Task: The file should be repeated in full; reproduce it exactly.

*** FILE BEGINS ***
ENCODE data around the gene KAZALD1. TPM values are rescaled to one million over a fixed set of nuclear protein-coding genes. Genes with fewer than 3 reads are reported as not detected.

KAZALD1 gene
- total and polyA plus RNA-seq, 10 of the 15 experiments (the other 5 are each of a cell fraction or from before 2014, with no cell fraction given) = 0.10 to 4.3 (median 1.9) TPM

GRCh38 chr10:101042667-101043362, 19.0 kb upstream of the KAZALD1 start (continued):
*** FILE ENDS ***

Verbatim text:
ENCODE data around the gene KAZALD1. TPM values are rescaled to one million over a fixed set of nuclear protein-coding genes. Genes with fewer than 3 reads are reported as not detected.

KAZALD1 gene
- total and polyA plus RNA-seq, 10 of the 15 experiments (the other 5 are each of a cell fraction or from before 2014, with no cell fraction given) = 0.10 to 4.3 (median 1.9) TPM

GRCh38 chr10:101042667-101043362, 19.0 kb upstream of the KAZALD1 start (continued):